After general anesthetic or IV sedation only liquids should initially be consumed. Drink from a glass and do not use straws. The sucking motion can cause more bleeding by dislodging the blood clot which can lead to increase pain.
Avoid hot liquids, hot food or spicy foods. Soft food and liquids should be eaten on the day of surgery and for a week after on average. Return to a normal diet after a week unless otherwise directed.
You may eat anything soft by chewing away from the surgical sites. A high calorie, high protein intake is very important. Our staff can provide suggested diet instructions. Nourishment should be taken regularly. You should prevent dehydration by taking fluids regularly. Your food intake will be limited for the first few days. You should compensate for this by increasing your fluid intake. At least 5-6 glasses of liquid should be taken daily. Try not to miss any meals. You will feel better, have more strength, less discomfort and heal faster if you continue to eat.
CAUTION: If you suddenly sit up or stand from a lying position you may become dizzy. If you are lying down following surgery, make sure you sit up for one minute before standing.
Keep the mouth clean
Good oral hygiene is essential to good healing. The usual oral rinse that will be recommended is a warm salt water rinse that is started the day after surgery and should be used after meals about 3 times a day. This solution is obtained by mixing 1/3 – 1/2 teaspoon of salt and 1 – 1 1/2 cups of water. There will be a void where the tooth was removed. The void will fill in with new tissue gradually over the next month.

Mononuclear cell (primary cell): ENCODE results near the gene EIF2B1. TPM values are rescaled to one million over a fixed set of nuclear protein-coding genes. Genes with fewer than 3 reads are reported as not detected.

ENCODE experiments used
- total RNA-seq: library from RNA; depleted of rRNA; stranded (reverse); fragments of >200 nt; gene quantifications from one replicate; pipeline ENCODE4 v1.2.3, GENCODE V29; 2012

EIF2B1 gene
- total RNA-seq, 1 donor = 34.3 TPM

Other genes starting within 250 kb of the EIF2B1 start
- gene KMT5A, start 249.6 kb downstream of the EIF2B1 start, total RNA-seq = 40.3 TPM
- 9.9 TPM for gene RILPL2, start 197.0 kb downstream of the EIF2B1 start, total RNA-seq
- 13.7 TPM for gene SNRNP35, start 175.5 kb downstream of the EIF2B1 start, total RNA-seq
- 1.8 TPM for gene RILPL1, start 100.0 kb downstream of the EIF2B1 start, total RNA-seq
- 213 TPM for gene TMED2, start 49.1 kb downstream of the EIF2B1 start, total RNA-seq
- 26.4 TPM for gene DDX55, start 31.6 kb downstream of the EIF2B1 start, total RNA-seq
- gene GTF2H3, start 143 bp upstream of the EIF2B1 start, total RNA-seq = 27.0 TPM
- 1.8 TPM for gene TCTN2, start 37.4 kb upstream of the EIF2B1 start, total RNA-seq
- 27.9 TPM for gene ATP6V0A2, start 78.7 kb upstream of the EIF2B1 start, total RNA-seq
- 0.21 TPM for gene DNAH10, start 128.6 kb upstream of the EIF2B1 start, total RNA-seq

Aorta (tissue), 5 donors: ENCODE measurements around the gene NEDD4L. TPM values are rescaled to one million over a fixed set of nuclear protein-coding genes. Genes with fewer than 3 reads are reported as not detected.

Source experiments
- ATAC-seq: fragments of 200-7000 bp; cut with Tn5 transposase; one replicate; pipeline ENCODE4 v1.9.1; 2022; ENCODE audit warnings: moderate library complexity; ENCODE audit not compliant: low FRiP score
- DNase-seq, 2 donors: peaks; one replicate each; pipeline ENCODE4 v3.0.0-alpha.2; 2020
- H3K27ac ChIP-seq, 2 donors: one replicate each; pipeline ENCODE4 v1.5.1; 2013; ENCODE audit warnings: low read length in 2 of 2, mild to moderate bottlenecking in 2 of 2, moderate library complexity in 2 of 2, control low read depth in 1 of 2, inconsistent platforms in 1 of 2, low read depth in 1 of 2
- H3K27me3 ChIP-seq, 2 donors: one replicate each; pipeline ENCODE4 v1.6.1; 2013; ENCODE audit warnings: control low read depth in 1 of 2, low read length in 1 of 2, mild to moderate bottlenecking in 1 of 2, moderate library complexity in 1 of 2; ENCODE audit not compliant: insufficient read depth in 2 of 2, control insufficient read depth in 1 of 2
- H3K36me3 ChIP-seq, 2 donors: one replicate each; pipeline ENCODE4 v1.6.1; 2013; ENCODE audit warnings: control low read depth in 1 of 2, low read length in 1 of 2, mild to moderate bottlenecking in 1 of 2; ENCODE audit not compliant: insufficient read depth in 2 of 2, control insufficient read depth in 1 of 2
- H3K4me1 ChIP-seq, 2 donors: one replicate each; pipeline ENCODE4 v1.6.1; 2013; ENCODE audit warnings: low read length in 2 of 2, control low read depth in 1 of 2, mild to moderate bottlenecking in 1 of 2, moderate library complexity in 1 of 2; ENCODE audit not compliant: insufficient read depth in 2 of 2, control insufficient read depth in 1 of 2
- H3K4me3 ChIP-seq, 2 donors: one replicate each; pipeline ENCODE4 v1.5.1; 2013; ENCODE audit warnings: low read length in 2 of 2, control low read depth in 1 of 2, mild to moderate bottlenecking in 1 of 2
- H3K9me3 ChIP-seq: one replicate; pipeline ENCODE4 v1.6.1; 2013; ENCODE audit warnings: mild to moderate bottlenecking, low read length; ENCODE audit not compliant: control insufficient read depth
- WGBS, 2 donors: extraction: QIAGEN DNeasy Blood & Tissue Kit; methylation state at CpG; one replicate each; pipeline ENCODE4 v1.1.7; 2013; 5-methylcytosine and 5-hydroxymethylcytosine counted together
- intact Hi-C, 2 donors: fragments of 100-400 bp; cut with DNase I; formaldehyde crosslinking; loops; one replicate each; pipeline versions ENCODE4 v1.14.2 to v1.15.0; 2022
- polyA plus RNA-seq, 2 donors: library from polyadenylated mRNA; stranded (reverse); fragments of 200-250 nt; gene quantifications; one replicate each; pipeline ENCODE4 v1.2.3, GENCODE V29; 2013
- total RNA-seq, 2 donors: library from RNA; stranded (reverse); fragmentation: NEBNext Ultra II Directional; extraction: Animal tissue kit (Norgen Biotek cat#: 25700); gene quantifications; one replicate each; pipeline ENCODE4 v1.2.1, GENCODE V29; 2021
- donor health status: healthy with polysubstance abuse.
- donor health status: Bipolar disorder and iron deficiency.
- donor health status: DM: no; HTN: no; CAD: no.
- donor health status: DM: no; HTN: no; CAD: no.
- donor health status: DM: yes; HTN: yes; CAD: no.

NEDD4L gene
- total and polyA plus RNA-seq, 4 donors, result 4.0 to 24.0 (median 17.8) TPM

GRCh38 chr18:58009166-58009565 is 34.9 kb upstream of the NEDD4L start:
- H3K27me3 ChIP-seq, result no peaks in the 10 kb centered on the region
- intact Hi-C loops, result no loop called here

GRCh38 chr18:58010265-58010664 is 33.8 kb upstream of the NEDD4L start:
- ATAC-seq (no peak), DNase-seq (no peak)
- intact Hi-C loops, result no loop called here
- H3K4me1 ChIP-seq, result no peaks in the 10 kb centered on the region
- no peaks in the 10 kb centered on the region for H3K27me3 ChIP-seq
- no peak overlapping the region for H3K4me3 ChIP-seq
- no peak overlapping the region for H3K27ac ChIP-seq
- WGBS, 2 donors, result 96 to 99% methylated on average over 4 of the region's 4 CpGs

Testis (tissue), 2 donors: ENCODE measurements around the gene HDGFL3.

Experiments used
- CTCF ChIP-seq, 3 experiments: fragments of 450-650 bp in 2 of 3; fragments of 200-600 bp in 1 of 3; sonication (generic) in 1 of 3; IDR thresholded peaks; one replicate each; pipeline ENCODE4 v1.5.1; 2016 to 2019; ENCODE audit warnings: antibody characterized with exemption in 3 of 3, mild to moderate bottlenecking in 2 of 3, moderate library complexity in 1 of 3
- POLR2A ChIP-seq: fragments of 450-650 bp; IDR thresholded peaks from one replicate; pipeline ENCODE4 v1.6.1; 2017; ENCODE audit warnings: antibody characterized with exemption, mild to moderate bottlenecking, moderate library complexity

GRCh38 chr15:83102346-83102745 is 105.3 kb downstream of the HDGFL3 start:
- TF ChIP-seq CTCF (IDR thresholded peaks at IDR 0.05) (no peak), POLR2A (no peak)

We often give a rinsing syringe that you fill with salt water to flush these voids or holes out. This prevents infection and also promotes healing. A special oral rinse called Peridex may be prescribed and should be used twice daily after salt water rinsing. Be sure to rinse for at least 30 seconds then spit it out gently. Brush your teeth the day following surgery making sure to stay away from the surgical sites. Be gentle initially while brushing the surgical areas. A soft bristle brush if recommended
In some cases, discoloration of the skin follows swelling. The development of black, blue, green, or yellow discoloration is due to blood spreading beneath the tissues. This is a normal post-operative occurrence, which may occur 2-3 days post-operatively. Moist heat applied to the area may speed up the removal of the discoloration.
If you have been placed on antibiotics, take the tablets or liquid as directed. Antibiotics will be given to help prevent infection. Discontinue antibiotic use in the event of a rash or any other unfavorable reaction and contact our office immediately. Call the office if you have any questions.
Nausea and Vomiting
In the event of nausea and/or vomiting following surgery, do not take anything by mouth for at least an hour, including the prescribed medicine. You should then sip on coke, tea, or ginger ale. You should sip slowly over a fifteen-minute period. When the nausea subsides you can begin taking solid foods and the prescribed medicine.
- If numbness of the lip, chin, or tongue occurs there is no cause for alarm. As reviewed in your consultation, this is usually temporary in nature. You should be aware that if your lip or tongue is numb, you could bite it and not feel the sensation. Call Dr. Johnson if you have any questions.